It’s easy to assume that those you love the most will always be there. It’s easy to think that they’ll love you enough to always be there for you. But the fickle thing about humans is that the person we love the most is ourselves. I often read so-called advice columns on places like Buzzfeed, Thought Catalog and Elite Daily that say Millennials need to love themselves before they can love others. And like anything, there’s truth in that. But there comes a time when loving yourself isn’t enough.
Thousands of articles have been written about Millennials and our so-called aversion to relationships and commitment. But how can a generation learn to love when they themselves have never been loved? Instead, we’ve been taught to fear the pain that comes with love. We’ve been conditioned to think that love can only be one thing: a romantic fantasy that lives in a castle in the clouds. Is it any wonder Millennials have given up on love?
The ancient Greeks had four words for love; agápe, éros, philía, and storgē. They understood that love had different phases and meanings and the same feelings could be felt for many. Love wasn’t just one thing reserved for one person. In the English language, there is one word and millions of interpretations of the word love. It’s the one thing every human being needs yet it’s become the hardest thing to understand.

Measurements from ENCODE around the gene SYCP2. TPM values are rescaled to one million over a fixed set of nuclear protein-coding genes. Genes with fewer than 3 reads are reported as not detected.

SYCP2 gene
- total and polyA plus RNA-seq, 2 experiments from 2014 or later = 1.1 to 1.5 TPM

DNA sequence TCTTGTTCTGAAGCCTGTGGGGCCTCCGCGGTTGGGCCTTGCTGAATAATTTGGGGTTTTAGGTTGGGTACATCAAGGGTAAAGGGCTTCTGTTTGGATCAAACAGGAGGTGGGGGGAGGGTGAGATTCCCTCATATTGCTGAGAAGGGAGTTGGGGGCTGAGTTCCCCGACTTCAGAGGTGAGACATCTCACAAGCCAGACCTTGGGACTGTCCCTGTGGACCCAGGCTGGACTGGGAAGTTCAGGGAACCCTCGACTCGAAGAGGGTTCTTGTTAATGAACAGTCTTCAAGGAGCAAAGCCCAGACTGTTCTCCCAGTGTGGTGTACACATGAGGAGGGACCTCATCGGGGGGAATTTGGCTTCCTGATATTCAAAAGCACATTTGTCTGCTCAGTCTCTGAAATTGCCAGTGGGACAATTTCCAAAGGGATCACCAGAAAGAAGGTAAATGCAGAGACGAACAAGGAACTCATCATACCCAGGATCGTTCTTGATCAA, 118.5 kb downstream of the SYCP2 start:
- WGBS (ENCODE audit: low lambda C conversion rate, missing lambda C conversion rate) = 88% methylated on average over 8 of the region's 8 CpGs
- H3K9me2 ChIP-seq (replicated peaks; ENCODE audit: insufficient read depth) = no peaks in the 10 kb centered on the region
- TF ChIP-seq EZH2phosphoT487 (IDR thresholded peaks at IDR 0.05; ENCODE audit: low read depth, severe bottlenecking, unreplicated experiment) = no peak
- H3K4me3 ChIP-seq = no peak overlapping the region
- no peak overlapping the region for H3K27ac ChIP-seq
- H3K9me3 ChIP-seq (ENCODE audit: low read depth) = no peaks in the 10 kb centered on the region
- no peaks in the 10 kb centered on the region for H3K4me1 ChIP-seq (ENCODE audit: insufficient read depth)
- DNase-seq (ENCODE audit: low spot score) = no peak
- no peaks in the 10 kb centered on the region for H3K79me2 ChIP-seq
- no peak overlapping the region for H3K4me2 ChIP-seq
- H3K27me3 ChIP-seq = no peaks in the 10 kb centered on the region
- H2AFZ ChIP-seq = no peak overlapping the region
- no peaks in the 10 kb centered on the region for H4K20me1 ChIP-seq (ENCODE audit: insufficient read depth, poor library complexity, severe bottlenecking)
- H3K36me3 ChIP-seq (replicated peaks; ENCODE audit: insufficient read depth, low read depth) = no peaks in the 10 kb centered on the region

Millennials have been taught that our love must be saved for one person and that if we fall in love, they must be “the one.” So what happens when you love more then one person? We feel cheated, like our hearts are deceiving ourselves. But it never occurs to us that we can in fact be in love with two people and that there is nothing wrong with that. Nor do we consider the fact that our love for one person can be the same, regardless of any love we might have for others.
Love isn’t just sexual desire between two people. Love is a way of telling someone you appreciate them for who they are and that being around them makes you happy. It’s time for Millennials to take back love and to see it not as a fantasy or a selfish act, but for what it is: an appreciation of the people in your life.